Lagos (AFP) – Amnesty International on Friday claimed the Nigerian military shot dead unarmed civilians before a march to mark the anniversary of the 1967 Biafran declaration of independence.

But the army rejected the claims, accusing pro-Biafran protesters of being armed, violent and carrying out “wanton destruction” and “a number of unimaginable atrocities”.

Police have said at least 10 people were killed — five in the town of Onitsha, Anambra state, and five in Asaba, in neighbouring Delta state — in violence linked to the commemoration on May 30.

The Indigenous People of Biafra (IPOB) movement, which has revived calls for an independent homeland for the Igbo people in southeast Nigeria, claimed at least 35 were killed.

Amnesty said it was unclear exactly how many people lost their lives, as soldiers — who the army says acted in self-defence — took away the dead and injured.

The human rights organisation said that based on visits to hospitals and mortuaries at least 17 were killed and nearly 50 injured in Onitsha alone.

“The real number is likely to be higher,” it added in a statement, saying some of the dead and injured seen by researchers had been shot in the back, indicating they were fleeing at the time.

“Opening fire on peaceful IPOB supporters and bystanders, who clearly posed no threat to anyone is an outrageous use of unnecessary and excessive force,” said Amnesty’s Nigeria director, MK Ibrahim.

One person was shot dead while sleeping, he added.

– Tear gas, live bullets –

IPOB has staged regular demonstrations across the southeast since the arrest in October last year of its leader, Nnamdi Kanu, who has been charged with “treasonable felony” and is awaiting trial.

Kanu, who is also head of the banned Radio Biafra, is accused of calling for a separate republic of Biafra, nearly 50 years after a previous declaration of independence sparked a civil war.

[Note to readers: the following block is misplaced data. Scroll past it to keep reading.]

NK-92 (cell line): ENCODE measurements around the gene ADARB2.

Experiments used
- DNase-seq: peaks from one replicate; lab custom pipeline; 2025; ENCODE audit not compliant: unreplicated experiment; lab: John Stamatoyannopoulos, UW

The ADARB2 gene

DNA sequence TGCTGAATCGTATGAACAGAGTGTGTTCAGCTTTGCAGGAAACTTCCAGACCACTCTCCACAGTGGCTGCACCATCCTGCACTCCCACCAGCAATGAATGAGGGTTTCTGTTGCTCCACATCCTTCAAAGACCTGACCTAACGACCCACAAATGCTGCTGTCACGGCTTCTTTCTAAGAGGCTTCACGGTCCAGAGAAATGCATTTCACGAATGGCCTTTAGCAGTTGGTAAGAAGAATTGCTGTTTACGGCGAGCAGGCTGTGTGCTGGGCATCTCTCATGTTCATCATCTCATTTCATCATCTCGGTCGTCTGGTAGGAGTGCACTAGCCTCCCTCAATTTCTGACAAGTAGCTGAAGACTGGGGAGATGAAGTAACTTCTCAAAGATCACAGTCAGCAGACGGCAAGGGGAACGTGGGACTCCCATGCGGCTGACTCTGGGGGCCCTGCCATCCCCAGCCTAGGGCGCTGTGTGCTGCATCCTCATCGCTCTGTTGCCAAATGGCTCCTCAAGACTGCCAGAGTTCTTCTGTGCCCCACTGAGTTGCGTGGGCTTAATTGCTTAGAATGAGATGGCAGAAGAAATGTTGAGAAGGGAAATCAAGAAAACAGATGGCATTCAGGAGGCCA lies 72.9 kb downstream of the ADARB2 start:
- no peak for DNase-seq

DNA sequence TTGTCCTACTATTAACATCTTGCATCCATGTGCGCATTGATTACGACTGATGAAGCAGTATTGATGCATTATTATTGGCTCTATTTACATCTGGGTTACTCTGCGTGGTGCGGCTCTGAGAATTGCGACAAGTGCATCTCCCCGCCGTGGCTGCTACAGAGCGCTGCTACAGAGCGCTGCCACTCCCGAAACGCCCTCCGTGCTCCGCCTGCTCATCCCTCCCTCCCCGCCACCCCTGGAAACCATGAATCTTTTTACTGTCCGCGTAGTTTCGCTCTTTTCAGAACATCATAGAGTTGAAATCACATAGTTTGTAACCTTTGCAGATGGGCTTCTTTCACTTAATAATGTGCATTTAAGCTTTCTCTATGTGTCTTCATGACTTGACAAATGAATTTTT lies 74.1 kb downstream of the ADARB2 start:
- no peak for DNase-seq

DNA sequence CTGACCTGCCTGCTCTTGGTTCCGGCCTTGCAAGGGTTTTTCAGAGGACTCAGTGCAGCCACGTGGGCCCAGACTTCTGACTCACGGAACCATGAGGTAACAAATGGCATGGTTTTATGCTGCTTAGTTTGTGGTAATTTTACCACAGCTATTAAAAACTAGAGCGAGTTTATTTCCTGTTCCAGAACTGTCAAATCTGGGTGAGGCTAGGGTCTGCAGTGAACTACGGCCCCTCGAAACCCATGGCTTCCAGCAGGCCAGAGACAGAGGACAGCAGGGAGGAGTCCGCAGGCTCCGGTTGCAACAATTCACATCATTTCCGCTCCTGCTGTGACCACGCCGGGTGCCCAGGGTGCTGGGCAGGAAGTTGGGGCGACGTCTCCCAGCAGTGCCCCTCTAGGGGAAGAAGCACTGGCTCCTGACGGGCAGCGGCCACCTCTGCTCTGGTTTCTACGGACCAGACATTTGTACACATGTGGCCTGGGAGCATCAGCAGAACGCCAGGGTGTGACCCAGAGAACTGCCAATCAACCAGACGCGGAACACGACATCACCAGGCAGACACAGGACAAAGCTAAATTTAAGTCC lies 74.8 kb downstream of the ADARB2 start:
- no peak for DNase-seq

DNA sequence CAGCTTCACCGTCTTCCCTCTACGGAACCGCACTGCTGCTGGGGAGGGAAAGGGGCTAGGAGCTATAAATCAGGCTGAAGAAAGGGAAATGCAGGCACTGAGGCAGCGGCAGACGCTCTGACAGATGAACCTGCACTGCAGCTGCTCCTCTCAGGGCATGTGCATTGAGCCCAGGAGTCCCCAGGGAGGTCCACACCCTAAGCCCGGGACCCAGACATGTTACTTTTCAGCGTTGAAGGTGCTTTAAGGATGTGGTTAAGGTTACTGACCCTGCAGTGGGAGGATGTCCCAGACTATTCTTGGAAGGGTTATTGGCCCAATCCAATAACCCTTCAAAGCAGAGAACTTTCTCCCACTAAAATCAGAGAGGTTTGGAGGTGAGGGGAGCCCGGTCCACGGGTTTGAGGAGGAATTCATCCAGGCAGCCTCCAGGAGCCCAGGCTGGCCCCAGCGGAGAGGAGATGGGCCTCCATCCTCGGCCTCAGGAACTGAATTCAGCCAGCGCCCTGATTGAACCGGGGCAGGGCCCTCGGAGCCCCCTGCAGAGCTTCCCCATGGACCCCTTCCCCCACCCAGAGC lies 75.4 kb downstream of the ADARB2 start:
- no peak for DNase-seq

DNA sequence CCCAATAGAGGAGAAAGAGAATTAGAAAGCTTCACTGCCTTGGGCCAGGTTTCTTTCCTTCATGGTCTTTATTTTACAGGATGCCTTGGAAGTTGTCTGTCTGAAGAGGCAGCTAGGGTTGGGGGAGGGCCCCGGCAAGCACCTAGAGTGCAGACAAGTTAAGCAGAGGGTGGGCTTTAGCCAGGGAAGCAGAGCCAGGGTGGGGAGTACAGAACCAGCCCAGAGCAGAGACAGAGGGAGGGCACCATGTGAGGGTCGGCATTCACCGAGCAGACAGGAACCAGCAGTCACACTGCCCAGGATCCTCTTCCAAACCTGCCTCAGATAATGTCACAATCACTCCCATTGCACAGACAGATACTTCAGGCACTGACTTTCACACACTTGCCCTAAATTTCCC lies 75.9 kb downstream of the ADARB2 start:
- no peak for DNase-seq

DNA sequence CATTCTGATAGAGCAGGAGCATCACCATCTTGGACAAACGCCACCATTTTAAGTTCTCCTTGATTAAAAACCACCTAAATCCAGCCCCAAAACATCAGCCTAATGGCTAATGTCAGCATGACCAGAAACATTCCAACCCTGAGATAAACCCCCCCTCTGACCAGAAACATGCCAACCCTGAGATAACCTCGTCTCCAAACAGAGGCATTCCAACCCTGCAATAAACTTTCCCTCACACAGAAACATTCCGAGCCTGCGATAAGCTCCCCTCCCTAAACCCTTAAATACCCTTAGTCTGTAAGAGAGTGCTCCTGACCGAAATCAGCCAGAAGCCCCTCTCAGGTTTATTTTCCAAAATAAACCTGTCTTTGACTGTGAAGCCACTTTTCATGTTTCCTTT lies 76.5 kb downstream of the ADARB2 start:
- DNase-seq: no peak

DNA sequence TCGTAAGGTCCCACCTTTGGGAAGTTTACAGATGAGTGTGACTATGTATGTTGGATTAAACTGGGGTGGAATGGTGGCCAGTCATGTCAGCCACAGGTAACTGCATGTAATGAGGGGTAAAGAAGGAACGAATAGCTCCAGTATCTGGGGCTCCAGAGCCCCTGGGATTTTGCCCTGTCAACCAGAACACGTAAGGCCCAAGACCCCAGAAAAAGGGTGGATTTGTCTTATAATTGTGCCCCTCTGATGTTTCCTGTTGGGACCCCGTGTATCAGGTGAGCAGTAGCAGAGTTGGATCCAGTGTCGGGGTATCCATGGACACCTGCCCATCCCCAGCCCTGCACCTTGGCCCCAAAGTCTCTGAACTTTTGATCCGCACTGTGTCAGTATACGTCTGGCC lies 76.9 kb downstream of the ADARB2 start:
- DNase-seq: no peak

The fighting between 1967 and 1970 left more than one million people dead, most of them from starvation and disease, as the Igbo nation was blockaded into submission.

The May 30 protests were to commemorate the 49th anniversary of the independence declaration.

Army spokesman Colonel Ha Gambo said the protestors killed two Nigerian policemen, wounded several soldiers and burnt a police vehicle.

– ‘Worrying pattern’ –

Amnesty, which said it had spoken to 32 eye-witnesses in Onitsha, said it could not substantiate the police deaths and had seen “no evidence” the security services acted in self-defence.

IPOB maintained the protesters were unarmed and one man interviewed said he threw stones but the military and police fired back teargas then used live ammunition.

Another said soldiers stormed a church where protesters were sleeping the night before the march and let off teargas, while another said he saw a young boy shot dead as he had his hands up.

Gambo said: “Wanton destruction of lives and properties were brazenly carried out by the protesters who employed firearms, crude weapons as well as other volatile cocktails such as acid and dynamites.”

He also accused Amnesty of a “campaign of calumny” against the military.

But Amnesty’s report echoes multiple claims about the tactics of armed police and soldiers made by protesters who attended three previous IPOB demonstrations from November to February.

Group members told AFP last month that injured and dead protestors were carted away and dumped in mass graves while others disappeared.

“This is not the first time that IPOB supporters have died at the hands of the military,” Ibrahim said.

“It is becoming a worrying pattern and this incident and others must be immediately investigated,” he said, calling for an end to “the pattern of increased militarisation of crowd control”

Human rights groups have previously highlighted similar claims against the military in December last year, when at least 350 Shiite Muslim protesters were killed in the northern city of Zaria.

The military has also been accused of a catalogue of abuses against civilians during Boko Haram’s Islamist insurgency in the northeast.

On Biafra, President Muhammadu Buhari has said he “will not tolerate” threats to Nigeria’s unity.

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